A recent Supreme Court of Canada decision confirms the limited scope for appeals of an arbitrator’s decision pursuant to British Columbia’s Arbitration Act (the Arbitration Act), and has implications for all domestic arbitration regimes in Canada that permit appeals on questions of law alone, as opposed to mixed questions of fact and law.


Creston Moly Corporation was obliged to pay a finder’s fee to Sattva Capital Corporation of US$1.5 million in shares of Creston under an agreement (the Agreement) to purchase a mining property. According to the Agreement, by default, the finder’s fee was to be paid in Creston shares. The number of shares depended on their price, which, according to the Agreement was to be “as calculated on close of business day before the issuance of the press release announcing the acquisition.” A disagreement arose between the parties regarding which date should be used to price the Creston shares and the resulting number of shares to which Sattva was entitled.

The parties entered into arbitration pursuant to the Arbitration Act. The arbitrator found in favour of Sattva on a plain reading of the express terms in the Agreement.

Creston was denied leave to appeal by the BC Supreme Court.1 Creston successfully appealed this decision and was granted leave by the BC Court of Appeal to appeal the arbitrator’s decision to the BC Supreme Court.2 On appeal, the BC Supreme Court upheld the arbitrator’s award.3 The BC Supreme Court decision was appealed by Creston and subsequently overturned by the BC Court of Appeal.4 Sattva went on to successfully appeal the BC Court of Appeal decision to the Supreme Court of Canada,5 which held that the arbitrator’s award should be reinstated.


The Supreme Court’s analysis focussed on whether Creston’s appeal related to a question of law or a question of mixed fact and law. Under section 31(1) of the Arbitration Act, leave to appeal may be granted for the former but not the latter.  

The Supreme Court determined that construing the finder’s fee provision of the Agreement that was critical to resolving the dispute required the arbitrator to have made a determination of mixed fact and law. While the Supreme Court did not exclude the possibility that decisions based on mixed fact and law could give rise to an appeal based on error of law, it cautioned that such circumstances would be rare. The court went on to decide that the arbitrator’s decision did not present an extricable question of law because factual issues were central to assessing how the agreement should be interpreted. Accordingly, the court determined the BC Court of Appeal had erred in granting Creston leave to appeal.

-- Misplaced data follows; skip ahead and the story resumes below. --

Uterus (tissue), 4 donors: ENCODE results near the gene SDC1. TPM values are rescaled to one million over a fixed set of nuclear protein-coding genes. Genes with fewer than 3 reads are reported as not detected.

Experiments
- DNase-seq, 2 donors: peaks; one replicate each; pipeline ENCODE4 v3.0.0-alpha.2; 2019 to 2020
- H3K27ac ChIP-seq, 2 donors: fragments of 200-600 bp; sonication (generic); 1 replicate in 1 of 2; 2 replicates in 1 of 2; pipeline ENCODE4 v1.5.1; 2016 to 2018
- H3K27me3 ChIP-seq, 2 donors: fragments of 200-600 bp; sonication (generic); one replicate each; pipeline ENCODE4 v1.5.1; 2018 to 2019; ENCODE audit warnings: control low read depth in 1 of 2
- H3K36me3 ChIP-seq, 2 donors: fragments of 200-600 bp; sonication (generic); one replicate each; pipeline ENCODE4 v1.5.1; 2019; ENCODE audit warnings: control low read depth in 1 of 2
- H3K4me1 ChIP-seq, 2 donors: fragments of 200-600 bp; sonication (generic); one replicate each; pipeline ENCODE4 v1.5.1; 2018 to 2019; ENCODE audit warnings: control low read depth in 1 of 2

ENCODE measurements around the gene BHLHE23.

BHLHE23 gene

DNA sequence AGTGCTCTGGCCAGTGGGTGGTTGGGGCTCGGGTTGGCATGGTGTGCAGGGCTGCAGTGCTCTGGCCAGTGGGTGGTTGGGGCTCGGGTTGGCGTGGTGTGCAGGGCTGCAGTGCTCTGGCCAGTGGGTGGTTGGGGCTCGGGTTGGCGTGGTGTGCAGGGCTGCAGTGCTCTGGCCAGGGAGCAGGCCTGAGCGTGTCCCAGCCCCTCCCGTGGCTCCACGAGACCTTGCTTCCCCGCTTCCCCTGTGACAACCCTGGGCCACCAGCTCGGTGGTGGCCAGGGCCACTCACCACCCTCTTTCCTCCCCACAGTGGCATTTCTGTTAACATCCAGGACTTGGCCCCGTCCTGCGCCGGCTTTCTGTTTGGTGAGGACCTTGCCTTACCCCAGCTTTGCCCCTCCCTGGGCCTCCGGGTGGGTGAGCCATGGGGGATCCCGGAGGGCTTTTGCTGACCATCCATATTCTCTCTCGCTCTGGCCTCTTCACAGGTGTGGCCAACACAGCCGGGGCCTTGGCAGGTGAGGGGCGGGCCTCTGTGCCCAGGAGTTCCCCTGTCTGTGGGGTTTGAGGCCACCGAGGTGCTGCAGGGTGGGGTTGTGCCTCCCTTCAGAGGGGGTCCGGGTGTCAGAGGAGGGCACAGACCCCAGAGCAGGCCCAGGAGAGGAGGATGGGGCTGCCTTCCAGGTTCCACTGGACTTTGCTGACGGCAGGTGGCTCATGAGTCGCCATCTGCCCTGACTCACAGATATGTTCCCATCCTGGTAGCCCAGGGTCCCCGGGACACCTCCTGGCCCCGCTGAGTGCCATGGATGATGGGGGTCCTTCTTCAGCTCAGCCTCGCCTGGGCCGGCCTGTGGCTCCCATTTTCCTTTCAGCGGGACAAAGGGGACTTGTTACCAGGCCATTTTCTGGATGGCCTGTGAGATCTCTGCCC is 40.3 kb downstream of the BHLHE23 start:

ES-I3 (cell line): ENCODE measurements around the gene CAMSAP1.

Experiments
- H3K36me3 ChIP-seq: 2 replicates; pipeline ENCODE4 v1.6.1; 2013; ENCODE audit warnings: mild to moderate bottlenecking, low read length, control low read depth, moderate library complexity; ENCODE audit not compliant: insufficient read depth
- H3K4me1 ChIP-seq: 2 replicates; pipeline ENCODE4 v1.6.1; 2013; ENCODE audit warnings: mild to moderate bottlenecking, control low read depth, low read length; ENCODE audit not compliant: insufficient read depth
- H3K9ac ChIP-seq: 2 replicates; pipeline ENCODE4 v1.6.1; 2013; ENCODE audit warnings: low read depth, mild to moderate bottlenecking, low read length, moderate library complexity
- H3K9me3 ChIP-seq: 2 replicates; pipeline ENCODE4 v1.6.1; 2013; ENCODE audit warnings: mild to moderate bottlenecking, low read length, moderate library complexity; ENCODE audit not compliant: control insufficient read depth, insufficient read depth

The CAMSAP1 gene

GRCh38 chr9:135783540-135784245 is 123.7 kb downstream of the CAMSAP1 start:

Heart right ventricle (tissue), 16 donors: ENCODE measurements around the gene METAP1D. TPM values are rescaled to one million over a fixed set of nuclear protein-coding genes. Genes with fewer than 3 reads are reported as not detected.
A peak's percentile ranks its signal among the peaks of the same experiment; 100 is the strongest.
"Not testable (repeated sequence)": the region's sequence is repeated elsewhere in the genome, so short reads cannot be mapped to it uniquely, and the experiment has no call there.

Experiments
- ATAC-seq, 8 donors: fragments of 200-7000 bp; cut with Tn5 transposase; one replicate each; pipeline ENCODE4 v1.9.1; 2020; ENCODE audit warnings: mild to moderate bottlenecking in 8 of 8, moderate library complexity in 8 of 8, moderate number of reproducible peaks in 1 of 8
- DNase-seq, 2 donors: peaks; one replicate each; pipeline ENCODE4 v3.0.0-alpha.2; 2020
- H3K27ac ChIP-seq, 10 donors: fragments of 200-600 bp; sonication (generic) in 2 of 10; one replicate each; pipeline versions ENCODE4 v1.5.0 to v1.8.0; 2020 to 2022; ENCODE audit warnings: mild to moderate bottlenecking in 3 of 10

Notably, the Supreme Court decision also provides that even if the BC Court of Appeal had correctly found that there was a question of law open to appeal, it should have denied leave to appeal because the leave application failed to meet the requirements under section 31(2) of the Arbitration Act.

Under section 31(2) of the Arbitration Act, a court may grant leave to appeal an arbitral decision if:

  • the importance of the arbitration result justifies judicial intervention and the determination of the point of law may prevent a miscarriage of justice;
  • the point of law is of importance to some class or body of persons of which the applicant is a member; or
  • the point of law is of general public importance.

As the statutory language is permissive, a court retains discretion to deny leave even if an appellant demonstrates the requirements under section 31(2) are met.

According to the Supreme Court, both the miscarriage of justice analysis under section 31(2)(a) and the residual discretion analysis under section 31(2) did not justify granting leave to appeal the arbitrator’s decision. The Supreme Court’s decision in respect of these components offers guidance on applying the statutory threshold for leave to appeal:

  • Regarding the miscarriage of justice analysis, the Supreme Court held that when a lower court is determining whether the issue raised by an application for leave to appeal has arguable merit, or a reasonable prospect of success, it must do so against the standard of review that would apply to the appeal on its merits. In the case of a commercial arbitral decision, that standard of review is generally reasonableness.6 As such, a court should not grant an application for leave to appeal absent reason to believe that an arbitrator’s decision was unreasonable.
  • Regarding the scope of a court’s exercise of residual discretion, the Supreme Court identified a non-exhaustive list of factors a court should consider when considering whether to deny an application for leave to appeal that might otherwise have merit: conduct of the parties, existence of alternative remedies, undue delay and the urgent need for a final answer. Having identified these factors, the Supreme Court also cautioned lower courts to carefully consider the issue under appeal and the potential for a miscarriage of justice before rejecting an “otherwise eligible appeal.”


The Supreme Court’s decision has implications for all domestic arbitration regimes in Canada that permit appeals on questions of law alone, as opposed to mixed questions of fact and law.  

As long delays are associated with seeking leave to appeal, and any resulting appeal, in the courts, parties who seek to achieve prompt resolution of disputes through arbitration should consider excluding the right to appeal in order to benefit from the finality of the arbitration process.

International arbitration awards are not affected by this decision, as no Canadian jurisdiction permits appeal of such awards, even on a question of law.  International arbitration awards are rather subject to set-aside proceedings on the limited grounds set out in the UNCITRAL Model Law.